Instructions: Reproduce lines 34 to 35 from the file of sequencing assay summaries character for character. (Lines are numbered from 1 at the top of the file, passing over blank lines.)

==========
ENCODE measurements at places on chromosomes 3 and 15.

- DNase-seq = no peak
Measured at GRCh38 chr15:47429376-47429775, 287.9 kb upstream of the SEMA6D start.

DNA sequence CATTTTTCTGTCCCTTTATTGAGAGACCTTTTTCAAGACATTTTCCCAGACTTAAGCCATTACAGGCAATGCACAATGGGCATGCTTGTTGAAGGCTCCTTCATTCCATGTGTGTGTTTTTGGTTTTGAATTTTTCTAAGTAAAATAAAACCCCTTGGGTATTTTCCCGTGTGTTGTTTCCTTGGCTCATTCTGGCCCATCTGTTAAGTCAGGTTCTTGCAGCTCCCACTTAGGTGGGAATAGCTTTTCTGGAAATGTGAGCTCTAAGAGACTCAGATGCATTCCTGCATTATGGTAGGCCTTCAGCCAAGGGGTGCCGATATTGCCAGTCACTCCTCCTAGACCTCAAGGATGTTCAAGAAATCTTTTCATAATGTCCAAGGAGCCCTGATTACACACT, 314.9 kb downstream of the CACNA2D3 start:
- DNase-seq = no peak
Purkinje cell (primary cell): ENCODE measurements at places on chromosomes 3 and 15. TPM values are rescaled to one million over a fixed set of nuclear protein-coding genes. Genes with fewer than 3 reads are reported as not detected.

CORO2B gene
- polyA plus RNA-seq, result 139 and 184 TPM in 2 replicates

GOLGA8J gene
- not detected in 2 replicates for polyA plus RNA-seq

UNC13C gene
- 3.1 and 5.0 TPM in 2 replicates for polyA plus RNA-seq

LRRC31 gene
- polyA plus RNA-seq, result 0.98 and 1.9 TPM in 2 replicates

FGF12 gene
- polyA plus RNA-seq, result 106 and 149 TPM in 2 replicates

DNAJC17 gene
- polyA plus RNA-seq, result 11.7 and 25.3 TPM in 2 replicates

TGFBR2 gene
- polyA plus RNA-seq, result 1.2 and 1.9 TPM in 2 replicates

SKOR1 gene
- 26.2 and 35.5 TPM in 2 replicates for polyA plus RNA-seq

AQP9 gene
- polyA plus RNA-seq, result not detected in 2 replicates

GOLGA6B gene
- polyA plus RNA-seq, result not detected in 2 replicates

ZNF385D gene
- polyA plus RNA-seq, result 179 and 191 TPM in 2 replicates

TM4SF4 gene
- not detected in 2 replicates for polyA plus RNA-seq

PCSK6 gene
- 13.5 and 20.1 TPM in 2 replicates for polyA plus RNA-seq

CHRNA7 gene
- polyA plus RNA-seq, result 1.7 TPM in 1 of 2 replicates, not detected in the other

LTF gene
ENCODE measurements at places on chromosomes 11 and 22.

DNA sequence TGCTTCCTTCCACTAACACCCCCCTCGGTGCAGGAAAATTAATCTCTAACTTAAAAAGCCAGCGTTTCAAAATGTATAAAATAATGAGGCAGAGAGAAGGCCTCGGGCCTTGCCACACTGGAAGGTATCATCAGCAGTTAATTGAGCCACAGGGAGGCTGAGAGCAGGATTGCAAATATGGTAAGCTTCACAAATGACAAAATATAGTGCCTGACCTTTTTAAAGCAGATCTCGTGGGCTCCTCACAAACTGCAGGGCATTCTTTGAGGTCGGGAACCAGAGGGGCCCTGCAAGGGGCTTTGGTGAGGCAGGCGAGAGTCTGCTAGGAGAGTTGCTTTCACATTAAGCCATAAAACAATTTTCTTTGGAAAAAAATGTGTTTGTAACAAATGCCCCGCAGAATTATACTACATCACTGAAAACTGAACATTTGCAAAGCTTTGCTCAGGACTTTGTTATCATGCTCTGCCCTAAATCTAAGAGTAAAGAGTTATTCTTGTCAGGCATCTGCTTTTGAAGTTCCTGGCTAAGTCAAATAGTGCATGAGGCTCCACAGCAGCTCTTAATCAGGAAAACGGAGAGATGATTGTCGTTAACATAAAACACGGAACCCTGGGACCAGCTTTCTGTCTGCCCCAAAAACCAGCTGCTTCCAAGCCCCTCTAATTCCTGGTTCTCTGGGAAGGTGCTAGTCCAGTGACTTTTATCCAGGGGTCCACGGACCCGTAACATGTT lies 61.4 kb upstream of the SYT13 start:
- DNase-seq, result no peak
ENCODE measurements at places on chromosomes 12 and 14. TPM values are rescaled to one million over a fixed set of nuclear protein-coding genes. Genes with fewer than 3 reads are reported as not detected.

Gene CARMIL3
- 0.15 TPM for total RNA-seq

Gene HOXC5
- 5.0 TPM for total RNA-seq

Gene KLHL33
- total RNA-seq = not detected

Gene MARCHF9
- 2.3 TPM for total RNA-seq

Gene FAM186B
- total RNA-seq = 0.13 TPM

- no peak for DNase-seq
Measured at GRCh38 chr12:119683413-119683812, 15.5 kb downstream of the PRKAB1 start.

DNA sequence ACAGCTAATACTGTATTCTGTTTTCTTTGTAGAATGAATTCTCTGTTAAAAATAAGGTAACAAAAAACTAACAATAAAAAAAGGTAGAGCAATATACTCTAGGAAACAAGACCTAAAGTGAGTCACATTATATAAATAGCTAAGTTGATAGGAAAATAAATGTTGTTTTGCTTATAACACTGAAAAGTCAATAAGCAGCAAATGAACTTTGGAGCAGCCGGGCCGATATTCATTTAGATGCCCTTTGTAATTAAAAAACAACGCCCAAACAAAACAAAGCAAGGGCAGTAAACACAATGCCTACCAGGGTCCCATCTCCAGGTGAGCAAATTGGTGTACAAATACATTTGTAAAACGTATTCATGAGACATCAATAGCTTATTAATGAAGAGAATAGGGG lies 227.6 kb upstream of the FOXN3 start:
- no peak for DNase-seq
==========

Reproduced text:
- polyA plus RNA-seq, result 1.7 TPM in 1 of 2 replicates, not detected in the other

LTF gene